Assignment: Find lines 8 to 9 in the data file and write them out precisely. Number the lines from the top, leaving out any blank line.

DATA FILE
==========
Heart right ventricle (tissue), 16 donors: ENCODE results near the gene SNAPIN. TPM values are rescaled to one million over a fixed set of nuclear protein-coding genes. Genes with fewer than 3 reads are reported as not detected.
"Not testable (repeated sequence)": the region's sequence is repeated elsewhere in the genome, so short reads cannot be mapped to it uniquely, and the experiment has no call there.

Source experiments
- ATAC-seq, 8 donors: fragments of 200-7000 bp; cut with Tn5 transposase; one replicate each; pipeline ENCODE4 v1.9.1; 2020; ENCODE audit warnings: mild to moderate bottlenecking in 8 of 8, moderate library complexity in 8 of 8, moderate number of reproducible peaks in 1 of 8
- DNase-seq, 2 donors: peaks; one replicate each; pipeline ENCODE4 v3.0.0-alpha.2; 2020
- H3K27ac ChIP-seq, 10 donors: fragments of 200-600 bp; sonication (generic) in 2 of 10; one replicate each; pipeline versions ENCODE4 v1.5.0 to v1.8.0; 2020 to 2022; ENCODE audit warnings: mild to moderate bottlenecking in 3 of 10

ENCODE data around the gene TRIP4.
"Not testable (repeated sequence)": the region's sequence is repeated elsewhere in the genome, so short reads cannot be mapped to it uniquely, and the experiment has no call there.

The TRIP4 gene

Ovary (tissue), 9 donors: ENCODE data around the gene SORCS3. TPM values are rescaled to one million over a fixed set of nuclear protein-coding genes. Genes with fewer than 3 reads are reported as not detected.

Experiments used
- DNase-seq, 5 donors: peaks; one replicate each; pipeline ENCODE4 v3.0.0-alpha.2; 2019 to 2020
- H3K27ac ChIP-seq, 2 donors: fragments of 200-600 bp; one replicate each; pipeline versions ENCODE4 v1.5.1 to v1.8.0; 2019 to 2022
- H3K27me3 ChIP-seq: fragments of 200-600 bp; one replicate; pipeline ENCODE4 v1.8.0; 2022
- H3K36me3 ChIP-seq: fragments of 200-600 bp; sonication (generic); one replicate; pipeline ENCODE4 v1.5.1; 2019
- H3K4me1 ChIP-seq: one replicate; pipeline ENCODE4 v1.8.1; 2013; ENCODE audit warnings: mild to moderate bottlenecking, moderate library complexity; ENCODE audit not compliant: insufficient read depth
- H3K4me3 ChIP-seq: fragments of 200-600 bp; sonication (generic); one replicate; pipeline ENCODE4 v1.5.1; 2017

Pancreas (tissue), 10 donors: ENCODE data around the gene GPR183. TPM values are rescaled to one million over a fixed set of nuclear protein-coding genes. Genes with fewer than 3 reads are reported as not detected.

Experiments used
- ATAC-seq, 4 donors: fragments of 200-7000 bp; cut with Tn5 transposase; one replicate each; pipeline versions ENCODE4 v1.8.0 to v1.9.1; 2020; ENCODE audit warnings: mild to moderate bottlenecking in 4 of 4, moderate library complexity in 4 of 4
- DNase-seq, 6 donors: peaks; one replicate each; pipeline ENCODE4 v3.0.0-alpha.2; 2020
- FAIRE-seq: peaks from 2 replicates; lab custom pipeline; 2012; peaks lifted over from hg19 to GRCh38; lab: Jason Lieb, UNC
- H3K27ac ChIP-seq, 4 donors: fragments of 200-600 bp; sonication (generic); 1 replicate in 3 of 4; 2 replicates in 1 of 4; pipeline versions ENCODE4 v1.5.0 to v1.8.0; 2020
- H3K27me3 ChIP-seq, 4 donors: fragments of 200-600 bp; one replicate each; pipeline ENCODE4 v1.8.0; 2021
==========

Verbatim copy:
"Not testable (repeated sequence)": the region's sequence is repeated elsewhere in the genome, so short reads cannot be mapped to it uniquely, and the experiment has no call there.

The TRIP4 gene